P2P database: OrbitDB

Hello, everyone

I’m new to IPFS & I read about orbitdb and it seems a really nice idea.
Is there any similar solution to build a P2P DB on top of IPFS?

Cheers ^^

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OrbitDB is built on IPFS. Are you just looking for alternatives? If so, you can try the y-ipfs-connector library used by peerpad:

Thanks for your reply. Very helpful ^^

I’m also very interested in this topic in general, and been following OrbitDB recently.

Yeah, OrbitDB is very promising

The stuff in ipfs-shipyard, and especially y-jS-connector have gotten much more work recently. They have a cleaner implementation of CRDTs on a more mature version of ipfs pubsub. Check out the blog posts on https://ipfs.io/blog about pubsub and CRDTs. Also watch for new blog posts and tutorials soon.

Thanks @flyingzumwalt it’s much helpful.

hi @flyingzumwalt, thanks for referring to the yjs connector, I am currently playing around with it, super cool stuff, but do not fully understand it’s CRDT merging logic. I found the following notion on https://github.com/y-js/y-array

If two users insert something at the same position concurrently, the content that was inserted by the user with the higher user-id will be to the right of the other content. In the OT world we often speak of intention preservation, which is very loosely defined in most cases. This type has the following notion of intention preservation: When a user inserts content c after a set of content C_left, and before a set of content C_right, then C_left will be always to the left of c, and C_right will be always to the right of c. Since content is only marked as deleted (until all conflicts are resolved), this notion of intention preservation is very strong.

If both users performed a transformation on the same position of the same state, how can the intention be preserved for both if one “overrides” the other? I am new to this topic so I hope somebody can help me with some pointers to better understand the topic of OT and CRDTs.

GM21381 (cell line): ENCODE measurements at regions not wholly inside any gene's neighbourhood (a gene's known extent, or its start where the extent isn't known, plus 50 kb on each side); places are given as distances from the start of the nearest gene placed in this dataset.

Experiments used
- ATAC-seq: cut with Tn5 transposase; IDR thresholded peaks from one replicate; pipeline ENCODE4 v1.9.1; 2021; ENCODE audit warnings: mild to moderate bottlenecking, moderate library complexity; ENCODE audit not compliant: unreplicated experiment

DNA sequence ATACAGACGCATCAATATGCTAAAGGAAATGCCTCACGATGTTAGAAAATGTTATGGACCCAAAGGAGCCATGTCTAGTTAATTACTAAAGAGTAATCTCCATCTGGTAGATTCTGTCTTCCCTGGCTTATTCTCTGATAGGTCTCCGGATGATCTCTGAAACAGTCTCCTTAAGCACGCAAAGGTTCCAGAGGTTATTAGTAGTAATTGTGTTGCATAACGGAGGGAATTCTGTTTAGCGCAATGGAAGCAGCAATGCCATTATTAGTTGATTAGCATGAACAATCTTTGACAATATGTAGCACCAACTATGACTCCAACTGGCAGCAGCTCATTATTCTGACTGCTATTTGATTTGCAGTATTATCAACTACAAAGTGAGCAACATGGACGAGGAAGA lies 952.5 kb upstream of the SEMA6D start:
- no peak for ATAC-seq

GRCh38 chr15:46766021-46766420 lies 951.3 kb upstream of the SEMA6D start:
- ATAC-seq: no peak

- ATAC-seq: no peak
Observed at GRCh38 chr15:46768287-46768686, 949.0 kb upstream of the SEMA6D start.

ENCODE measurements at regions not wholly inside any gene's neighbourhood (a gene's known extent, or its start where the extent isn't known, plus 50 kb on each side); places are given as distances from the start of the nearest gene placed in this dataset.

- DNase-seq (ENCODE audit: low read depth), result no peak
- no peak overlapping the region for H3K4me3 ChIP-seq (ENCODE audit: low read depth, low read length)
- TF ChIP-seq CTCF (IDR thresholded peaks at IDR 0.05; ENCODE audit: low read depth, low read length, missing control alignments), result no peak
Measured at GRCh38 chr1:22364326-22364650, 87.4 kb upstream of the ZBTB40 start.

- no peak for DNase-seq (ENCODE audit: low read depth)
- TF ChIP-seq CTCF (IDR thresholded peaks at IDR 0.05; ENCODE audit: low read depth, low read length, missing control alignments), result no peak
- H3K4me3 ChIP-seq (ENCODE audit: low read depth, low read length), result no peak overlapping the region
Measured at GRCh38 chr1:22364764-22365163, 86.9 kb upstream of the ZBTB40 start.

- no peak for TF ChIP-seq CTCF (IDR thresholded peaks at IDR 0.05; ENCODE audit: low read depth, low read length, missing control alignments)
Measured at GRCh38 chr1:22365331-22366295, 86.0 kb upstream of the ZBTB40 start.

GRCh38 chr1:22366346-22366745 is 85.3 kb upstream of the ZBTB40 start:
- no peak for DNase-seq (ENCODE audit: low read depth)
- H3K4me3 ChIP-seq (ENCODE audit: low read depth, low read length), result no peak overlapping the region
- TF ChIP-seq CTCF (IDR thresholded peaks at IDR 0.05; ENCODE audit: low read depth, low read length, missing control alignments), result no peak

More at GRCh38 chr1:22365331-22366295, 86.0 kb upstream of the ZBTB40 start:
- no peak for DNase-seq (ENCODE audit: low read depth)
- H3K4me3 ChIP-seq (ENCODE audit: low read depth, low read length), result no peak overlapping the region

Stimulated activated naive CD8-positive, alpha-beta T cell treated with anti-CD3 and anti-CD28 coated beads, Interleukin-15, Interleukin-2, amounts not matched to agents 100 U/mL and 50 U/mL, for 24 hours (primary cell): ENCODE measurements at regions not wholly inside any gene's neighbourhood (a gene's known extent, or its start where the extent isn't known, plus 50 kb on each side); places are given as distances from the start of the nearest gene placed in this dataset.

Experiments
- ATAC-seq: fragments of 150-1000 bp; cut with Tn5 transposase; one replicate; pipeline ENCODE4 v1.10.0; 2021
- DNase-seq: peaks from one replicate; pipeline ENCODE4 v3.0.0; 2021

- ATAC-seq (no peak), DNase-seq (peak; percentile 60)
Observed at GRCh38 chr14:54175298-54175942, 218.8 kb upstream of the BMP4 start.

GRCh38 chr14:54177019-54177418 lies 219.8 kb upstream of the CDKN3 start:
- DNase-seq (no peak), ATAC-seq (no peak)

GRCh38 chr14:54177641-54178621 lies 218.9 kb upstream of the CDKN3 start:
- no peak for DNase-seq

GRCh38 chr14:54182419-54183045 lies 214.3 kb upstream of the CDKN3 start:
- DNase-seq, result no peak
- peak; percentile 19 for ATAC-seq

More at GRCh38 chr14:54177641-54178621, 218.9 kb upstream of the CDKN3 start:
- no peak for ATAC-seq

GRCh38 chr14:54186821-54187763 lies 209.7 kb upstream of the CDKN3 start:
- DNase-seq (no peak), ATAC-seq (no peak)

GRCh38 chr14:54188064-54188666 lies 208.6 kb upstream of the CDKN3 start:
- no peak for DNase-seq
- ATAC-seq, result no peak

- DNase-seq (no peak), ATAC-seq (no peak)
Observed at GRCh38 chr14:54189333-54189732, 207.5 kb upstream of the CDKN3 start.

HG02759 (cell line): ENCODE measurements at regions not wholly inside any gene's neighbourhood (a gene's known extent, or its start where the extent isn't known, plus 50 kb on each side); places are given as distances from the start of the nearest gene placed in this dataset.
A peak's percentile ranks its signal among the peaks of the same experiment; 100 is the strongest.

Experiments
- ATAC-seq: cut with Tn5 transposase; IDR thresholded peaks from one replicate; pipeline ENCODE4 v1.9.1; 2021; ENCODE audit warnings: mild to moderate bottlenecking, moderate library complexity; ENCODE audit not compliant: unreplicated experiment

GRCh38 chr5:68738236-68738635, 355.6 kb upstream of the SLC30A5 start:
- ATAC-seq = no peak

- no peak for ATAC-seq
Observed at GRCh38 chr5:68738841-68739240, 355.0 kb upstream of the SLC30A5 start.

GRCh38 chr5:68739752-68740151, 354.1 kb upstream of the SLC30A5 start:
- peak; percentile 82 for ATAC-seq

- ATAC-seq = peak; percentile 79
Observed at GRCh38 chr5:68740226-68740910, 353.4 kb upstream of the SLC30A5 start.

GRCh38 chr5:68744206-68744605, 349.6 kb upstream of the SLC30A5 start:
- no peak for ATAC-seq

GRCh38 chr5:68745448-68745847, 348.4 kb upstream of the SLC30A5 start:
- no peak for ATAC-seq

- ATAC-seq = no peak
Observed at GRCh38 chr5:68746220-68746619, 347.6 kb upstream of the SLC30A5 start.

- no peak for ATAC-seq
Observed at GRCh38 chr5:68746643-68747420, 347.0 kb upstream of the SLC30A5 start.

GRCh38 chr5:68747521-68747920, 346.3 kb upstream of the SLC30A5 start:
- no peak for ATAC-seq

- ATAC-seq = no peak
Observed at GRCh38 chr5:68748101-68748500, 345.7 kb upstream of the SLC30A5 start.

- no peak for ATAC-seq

Thanks so much!!!

@JamesC You may be interested in this video of a talk by Martin Kleppman which gives a very clear introduction to CRDTs for use in a collaborative text editor.

If I understand correctly, the answer to your question is there has to be some consistent way of resolving the conflict, and that’s what a CRDT is providing. (“Consistent” here means that when both users independently apply the conflict-resolution procedure, they both end up with the same document.) It is obviously logically impossible for two concurrent inserts at the same position to occupy the same space, so something has to give.

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@leavehouse this is the best video i have seen on CRDTs > thanks a lot for that, really pushed my understanding forward :slight_smile:

Hi everyone!

Original author of OrbitDB here. Thanks for the interest and discussion so far!

We just released a new version after months of hiatus, bringing a lot of stability, performance and new features to OrbitDB. The main new, big feature is the write-permissions. See the updated repo at https://github.com/orbitdb/orbit-db and the Changelog for v0.18.0 for more information.

We also added a brand new Getting Started Guide that should answer many of your questions. As for the underlying CRDT that OrbitDB uses, see ipfs-log (append-only log CRDT) or the Counter database’s G-Counter CRDT. The first is a operation-based and the second one is state-based.

To get an idea “how it looks in an app”, you can check the TodoMVC Example or the “browser demo” (source code).

OrbitDB doesn’t currently have a collaborative text-editor CRDT, so you’re better off with Peerpad for that. That said, we’d love to have a text-editing CRDT in there and it should be straight-forward to integrate, so if anyone’s interested to implement it, I’d be more than happy to help!

If you have any questions, feedback, suggestions or problem, would highly appreciate reporting them in https://github.com/orbitdb/orbit-db/issues :heart:


Hello, @haad
Congratulations !!!

Love to see all the amazing improvements. Thanks so much ^^